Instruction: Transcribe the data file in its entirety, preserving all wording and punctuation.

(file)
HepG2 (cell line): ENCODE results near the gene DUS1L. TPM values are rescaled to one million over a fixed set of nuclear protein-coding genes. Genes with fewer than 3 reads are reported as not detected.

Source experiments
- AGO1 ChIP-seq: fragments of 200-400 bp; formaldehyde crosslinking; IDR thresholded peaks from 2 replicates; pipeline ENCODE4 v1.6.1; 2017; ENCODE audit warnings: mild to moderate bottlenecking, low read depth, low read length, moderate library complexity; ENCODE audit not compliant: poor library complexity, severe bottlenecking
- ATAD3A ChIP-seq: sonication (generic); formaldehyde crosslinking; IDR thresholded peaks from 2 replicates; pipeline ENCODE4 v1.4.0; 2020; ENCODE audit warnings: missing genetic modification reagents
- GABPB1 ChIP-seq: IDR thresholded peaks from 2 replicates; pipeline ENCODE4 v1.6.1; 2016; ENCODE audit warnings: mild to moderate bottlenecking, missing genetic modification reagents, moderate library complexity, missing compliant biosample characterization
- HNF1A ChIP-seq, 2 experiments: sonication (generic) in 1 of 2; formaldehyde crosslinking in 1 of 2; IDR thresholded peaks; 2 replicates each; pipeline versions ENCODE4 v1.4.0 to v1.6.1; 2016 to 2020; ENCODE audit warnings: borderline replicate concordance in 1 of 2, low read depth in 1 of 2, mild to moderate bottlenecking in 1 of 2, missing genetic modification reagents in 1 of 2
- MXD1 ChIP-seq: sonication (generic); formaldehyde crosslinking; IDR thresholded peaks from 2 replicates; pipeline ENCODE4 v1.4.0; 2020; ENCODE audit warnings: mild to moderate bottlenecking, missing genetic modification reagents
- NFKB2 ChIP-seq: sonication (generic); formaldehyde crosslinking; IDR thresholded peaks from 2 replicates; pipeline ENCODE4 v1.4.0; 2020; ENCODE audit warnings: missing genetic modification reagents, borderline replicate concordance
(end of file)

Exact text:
HepG2 (cell line): ENCODE results near the gene DUS1L. TPM values are rescaled to one million over a fixed set of nuclear protein-coding genes. Genes with fewer than 3 reads are reported as not detected.

Source experiments
- AGO1 ChIP-seq: fragments of 200-400 bp; formaldehyde crosslinking; IDR thresholded peaks from 2 replicates; pipeline ENCODE4 v1.6.1; 2017; ENCODE audit warnings: mild to moderate bottlenecking, low read depth, low read length, moderate library complexity; ENCODE audit not compliant: poor library complexity, severe bottlenecking
- ATAD3A ChIP-seq: sonication (generic); formaldehyde crosslinking; IDR thresholded peaks from 2 replicates; pipeline ENCODE4 v1.4.0; 2020; ENCODE audit warnings: missing genetic modification reagents
- GABPB1 ChIP-seq: IDR thresholded peaks from 2 replicates; pipeline ENCODE4 v1.6.1; 2016; ENCODE audit warnings: mild to moderate bottlenecking, missing genetic modification reagents, moderate library complexity, missing compliant biosample characterization
- HNF1A ChIP-seq, 2 experiments: sonication (generic) in 1 of 2; formaldehyde crosslinking in 1 of 2; IDR thresholded peaks; 2 replicates each; pipeline versions ENCODE4 v1.4.0 to v1.6.1; 2016 to 2020; ENCODE audit warnings: borderline replicate concordance in 1 of 2, low read depth in 1 of 2, mild to moderate bottlenecking in 1 of 2, missing genetic modification reagents in 1 of 2
- MXD1 ChIP-seq: sonication (generic); formaldehyde crosslinking; IDR thresholded peaks from 2 replicates; pipeline ENCODE4 v1.4.0; 2020; ENCODE audit warnings: mild to moderate bottlenecking, missing genetic modification reagents
- NFKB2 ChIP-seq: sonication (generic); formaldehyde crosslinking; IDR thresholded peaks from 2 replicates; pipeline ENCODE4 v1.4.0; 2020; ENCODE audit warnings: missing genetic modification reagents, borderline replicate concordance